Thursday, October 17, 2013


Daniel Pink (@DanielPink)
10/16/13 7:05 AM
Check out the next 3 great guests on Office Hours: Then ask one of the a

Doug Belshaw (@dajbelshaw)
10/16/13 7:10 AM
@audreywatters Have you seen Mozilla's User Personalization (UP) idea?

has mozilla seen the comments?

Nilofer Merchant (@nilofer)
10/16/13 7:18 AM
"This country is going to do well over time." @WarrenBuffett#FortuneMPW

In 100 years we have gone from teaching Latin and Greek in high school to teaching Remedial English in college. - Joseph Sobran

Original Tweet:

@DataDiva it's not that we don't have ideas. It's just that our pd time is being controlled. Frustrating.

Original Tweet:

less on figuring things out.. and more on setting people free.
the 7bill free people would will be quite capable of figuring things out  - no?

The most annoying problem for neo-liberalism (and any other manmade belief system): other people.

Original Tweet:

Greg Satell (@Digitaltonto)
10/17/13 6:31 AM
4 Corny Business Ideas That Actually Make

Stage Five: Tribe (Less than 2 % of organizations) Mission driven culture.  The high performing biotech company Amgen saw itself as competing against cancer, rather than other companies and that’s typical of a Stage 5 culture..  Unfortunately, Stage 5 is unsustainable, high performing organizations pop in and out.

or... is it the most sustainable..
if we do it differently

This is perhaps the corniest idea of all, because it means that the true value creation in the digital age will be more human than ever.  As pattern recognition and intelligence, become automated, the key human contribution will be the ability to imagine and to dream.
And that is the essence of corny, because it elevates sentiment to the sublime.  In an age where efficiency is increasingly in the domain of machines, it is our distinctly human qualities that are most likely to differentiate us in the marketplace.

Jacob Appelbaum (@ioerror)
10/17/13 6:31 AM
A new ironic event in the history of cryptography - Adi Shamir Prevented from Attending NSA History Conference:…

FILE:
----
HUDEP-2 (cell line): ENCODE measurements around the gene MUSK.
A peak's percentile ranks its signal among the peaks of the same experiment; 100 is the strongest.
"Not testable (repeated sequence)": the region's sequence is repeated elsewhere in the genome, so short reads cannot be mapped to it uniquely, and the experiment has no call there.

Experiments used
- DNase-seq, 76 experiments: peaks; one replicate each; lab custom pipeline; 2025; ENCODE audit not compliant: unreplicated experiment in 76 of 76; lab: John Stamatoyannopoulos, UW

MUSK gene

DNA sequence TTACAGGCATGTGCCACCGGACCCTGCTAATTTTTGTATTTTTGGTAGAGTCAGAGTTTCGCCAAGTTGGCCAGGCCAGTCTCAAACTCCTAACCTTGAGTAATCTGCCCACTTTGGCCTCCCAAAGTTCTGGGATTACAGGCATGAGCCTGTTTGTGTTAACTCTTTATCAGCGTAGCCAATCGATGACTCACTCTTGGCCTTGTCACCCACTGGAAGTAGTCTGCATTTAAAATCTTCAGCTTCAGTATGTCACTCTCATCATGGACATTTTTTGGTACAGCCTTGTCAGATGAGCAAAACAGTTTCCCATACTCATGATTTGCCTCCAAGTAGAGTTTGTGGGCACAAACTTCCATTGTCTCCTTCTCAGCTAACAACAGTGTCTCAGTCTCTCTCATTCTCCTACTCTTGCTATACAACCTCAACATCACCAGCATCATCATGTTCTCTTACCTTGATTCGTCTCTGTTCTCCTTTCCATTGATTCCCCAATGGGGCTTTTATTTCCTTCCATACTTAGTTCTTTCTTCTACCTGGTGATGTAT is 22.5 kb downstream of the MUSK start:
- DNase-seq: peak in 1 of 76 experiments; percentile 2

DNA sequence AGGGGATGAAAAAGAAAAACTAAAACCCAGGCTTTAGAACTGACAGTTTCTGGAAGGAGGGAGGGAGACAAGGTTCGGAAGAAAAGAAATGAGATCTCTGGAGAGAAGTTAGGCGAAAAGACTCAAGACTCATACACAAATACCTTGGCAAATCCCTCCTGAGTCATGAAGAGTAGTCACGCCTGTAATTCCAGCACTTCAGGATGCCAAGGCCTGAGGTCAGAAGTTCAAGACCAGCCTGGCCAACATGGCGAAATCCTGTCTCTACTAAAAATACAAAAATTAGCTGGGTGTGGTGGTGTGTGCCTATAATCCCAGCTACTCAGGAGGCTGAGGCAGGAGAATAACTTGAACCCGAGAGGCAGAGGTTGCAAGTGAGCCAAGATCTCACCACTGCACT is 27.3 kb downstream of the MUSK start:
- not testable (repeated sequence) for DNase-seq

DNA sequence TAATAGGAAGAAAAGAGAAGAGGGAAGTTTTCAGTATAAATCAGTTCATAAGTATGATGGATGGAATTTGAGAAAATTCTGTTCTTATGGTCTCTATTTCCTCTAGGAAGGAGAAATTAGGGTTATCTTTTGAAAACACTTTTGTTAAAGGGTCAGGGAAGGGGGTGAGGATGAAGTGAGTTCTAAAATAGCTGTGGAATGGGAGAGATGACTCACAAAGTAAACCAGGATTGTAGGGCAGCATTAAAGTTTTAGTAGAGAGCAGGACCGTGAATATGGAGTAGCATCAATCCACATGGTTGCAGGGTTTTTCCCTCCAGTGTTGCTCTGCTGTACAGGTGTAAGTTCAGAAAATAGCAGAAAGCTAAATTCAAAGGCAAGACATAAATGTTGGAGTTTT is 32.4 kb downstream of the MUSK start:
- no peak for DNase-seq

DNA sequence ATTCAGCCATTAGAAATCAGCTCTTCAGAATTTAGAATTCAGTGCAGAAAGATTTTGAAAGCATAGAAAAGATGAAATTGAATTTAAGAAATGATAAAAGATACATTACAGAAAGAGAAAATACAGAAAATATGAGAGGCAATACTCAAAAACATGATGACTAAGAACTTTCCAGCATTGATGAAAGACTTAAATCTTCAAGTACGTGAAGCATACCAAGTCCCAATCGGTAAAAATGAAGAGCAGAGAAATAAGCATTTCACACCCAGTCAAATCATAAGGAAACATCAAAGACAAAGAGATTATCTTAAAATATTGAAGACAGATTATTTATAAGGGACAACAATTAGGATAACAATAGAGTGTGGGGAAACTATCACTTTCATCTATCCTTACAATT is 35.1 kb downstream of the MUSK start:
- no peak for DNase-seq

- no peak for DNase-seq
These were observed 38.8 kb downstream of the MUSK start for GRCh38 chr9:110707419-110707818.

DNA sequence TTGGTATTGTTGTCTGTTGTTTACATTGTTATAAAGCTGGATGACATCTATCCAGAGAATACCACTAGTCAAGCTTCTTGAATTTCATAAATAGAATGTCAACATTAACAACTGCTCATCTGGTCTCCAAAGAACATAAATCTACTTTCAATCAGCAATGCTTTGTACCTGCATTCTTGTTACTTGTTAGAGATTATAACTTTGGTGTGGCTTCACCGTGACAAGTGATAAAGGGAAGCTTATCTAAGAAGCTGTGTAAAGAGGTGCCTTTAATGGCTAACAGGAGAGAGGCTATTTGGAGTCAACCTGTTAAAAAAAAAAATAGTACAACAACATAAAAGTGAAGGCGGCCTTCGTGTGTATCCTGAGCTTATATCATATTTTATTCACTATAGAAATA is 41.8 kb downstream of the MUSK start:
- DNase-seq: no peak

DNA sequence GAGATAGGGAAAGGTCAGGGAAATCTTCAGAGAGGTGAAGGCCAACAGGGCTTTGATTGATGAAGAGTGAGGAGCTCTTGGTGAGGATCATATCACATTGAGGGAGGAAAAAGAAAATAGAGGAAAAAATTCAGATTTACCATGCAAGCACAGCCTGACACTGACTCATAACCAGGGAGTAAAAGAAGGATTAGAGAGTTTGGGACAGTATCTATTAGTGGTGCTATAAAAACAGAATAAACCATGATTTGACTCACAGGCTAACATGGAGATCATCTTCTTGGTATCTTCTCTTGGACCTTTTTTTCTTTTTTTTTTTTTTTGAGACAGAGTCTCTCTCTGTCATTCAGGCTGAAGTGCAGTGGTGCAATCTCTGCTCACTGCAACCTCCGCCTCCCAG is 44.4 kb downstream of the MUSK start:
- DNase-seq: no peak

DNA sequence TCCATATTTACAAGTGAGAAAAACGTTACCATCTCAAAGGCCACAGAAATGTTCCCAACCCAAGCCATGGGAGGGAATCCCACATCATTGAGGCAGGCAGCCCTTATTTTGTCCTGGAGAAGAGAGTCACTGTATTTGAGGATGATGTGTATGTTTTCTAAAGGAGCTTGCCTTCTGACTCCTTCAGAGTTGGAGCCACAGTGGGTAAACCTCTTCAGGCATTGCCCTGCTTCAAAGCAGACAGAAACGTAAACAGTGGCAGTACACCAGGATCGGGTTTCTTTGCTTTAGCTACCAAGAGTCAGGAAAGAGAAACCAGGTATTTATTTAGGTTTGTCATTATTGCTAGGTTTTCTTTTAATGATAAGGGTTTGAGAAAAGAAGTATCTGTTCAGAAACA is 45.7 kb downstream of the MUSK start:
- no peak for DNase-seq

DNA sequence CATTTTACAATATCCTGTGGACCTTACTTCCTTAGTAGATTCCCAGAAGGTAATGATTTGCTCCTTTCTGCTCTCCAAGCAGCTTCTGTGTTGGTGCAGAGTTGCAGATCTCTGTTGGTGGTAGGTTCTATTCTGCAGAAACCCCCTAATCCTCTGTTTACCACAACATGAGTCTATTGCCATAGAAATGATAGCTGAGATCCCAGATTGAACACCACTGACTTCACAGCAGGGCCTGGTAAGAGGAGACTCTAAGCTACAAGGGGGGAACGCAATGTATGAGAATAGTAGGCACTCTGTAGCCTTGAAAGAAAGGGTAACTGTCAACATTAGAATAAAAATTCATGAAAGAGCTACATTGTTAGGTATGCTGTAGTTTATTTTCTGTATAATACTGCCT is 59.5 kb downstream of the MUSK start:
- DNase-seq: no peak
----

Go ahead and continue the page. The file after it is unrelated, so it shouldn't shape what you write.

So what is the bottom line of this whole unhappy episode? Clearly, no one in the US is trying to see the big picture, and the heavy handed visa bureaucracy you have created seems to be collapsing under its own weigh

Deb Mills-Scofield (@dscofield)
10/17/13 6:32 AM
What if being successful and serving others was mutually Inclusive?

Why schools should be funded federally, not locally. Once parents, higher-income people move away from poor areas.

Original Tweet:

Put simply, many Americans, especially those with resources, like residing in socioeconomically-diverse areas when they’re younger, but once they have kids, and want the best for them, they head out — not just to the suburbs, but to suburbs with better schools and richer people and less crime — even if they have to pay up.

Greg Satell (@Digitaltonto)
10/17/13 6:32 AM
How Technology Is Transforming Our

Now there are new studies out that seem to support his argument.  One shows that using search enginesdecreases our memory and another suggests that GPS may atrophy our brains.  Discovery magazine has collected a half-dozen similar examples on its site.

I think the question itself is misplaced.  Clearly, we use technology to do things for us that we no longer are doing for ourselves and that means certain abilities degenerate.  Yet, it also means that we are freeing up cognitive energy for other things.  So what’s really important is not the skills we are losing but those that we need to develop.
and/or recapture/reclaim..
An expert has internalized the patterns of his chosen field and can act without thought or deliberation, but can operate seemingly by instinct
Yet computers can absorb material much faster than we can.  In How to Create a Mind, Ray Kurzweil estimates that the human brain can recognize 100,000 patterns,  In its first year as a med student, Watson took in 600,000 pieces of medical evidence, two million pages of text and 1.5 million patient records.